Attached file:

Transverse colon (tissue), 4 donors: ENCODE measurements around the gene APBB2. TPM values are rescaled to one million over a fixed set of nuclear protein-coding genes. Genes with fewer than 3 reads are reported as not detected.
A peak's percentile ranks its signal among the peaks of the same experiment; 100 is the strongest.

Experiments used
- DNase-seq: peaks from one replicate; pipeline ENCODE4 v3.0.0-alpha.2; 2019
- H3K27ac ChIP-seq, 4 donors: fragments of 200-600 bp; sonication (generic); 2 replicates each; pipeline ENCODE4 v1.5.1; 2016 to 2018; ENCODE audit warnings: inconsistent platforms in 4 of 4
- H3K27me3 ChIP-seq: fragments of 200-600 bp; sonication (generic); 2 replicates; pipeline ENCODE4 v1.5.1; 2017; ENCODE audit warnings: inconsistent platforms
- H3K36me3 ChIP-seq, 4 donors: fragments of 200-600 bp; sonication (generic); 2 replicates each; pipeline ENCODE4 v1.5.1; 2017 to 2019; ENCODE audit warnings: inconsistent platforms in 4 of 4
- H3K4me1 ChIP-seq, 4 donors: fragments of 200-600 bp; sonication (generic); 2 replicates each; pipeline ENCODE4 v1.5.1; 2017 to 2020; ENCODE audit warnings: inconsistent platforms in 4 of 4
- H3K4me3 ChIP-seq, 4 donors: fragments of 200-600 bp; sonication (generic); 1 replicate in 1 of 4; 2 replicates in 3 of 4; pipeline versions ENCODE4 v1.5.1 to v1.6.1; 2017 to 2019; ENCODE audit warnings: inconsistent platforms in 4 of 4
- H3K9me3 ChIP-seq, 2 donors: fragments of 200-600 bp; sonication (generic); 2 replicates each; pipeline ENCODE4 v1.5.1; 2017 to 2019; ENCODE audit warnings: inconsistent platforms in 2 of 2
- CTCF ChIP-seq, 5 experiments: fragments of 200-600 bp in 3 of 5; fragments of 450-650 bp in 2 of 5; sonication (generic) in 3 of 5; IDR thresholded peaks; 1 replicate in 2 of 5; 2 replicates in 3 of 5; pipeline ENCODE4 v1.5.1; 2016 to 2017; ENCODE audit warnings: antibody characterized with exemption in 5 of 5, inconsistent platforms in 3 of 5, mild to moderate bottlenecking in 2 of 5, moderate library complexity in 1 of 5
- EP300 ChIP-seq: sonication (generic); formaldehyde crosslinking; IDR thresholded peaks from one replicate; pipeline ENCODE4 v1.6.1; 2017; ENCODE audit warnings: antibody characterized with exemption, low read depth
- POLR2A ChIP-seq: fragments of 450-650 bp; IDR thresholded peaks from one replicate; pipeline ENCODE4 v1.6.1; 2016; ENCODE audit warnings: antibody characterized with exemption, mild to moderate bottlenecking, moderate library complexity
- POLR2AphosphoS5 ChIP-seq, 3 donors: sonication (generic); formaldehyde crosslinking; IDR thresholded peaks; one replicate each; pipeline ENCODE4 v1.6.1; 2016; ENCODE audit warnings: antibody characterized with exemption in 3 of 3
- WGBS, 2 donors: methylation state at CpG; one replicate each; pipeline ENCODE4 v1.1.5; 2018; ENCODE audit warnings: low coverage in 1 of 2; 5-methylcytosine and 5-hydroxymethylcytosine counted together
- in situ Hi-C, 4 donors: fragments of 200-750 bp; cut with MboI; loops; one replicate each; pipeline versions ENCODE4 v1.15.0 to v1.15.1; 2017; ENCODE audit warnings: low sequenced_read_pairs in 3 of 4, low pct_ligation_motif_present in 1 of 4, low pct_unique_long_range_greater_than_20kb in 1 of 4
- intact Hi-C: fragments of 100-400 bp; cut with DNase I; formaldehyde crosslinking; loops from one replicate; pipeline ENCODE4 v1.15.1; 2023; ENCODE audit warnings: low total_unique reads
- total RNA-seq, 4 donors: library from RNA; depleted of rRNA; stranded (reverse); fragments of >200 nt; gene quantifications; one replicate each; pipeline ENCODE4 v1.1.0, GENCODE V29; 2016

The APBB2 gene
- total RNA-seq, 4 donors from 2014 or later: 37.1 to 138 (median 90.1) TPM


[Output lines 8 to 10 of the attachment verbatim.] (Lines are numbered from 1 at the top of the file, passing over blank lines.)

- H3K4me1 ChIP-seq, 4 donors: fragments of 200-600 bp; sonication (generic); 2 replicates each; pipeline ENCODE4 v1.5.1; 2017 to 2020; ENCODE audit warnings: inconsistent platforms in 4 of 4
- H3K4me3 ChIP-seq, 4 donors: fragments of 200-600 bp; sonication (generic); 1 replicate in 1 of 4; 2 replicates in 3 of 4; pipeline versions ENCODE4 v1.5.1 to v1.6.1; 2017 to 2019; ENCODE audit warnings: inconsistent platforms in 4 of 4
- H3K9me3 ChIP-seq, 2 donors: fragments of 200-600 bp; sonication (generic); 2 replicates each; pipeline ENCODE4 v1.5.1; 2017 to 2019; ENCODE audit warnings: inconsistent platforms in 2 of 2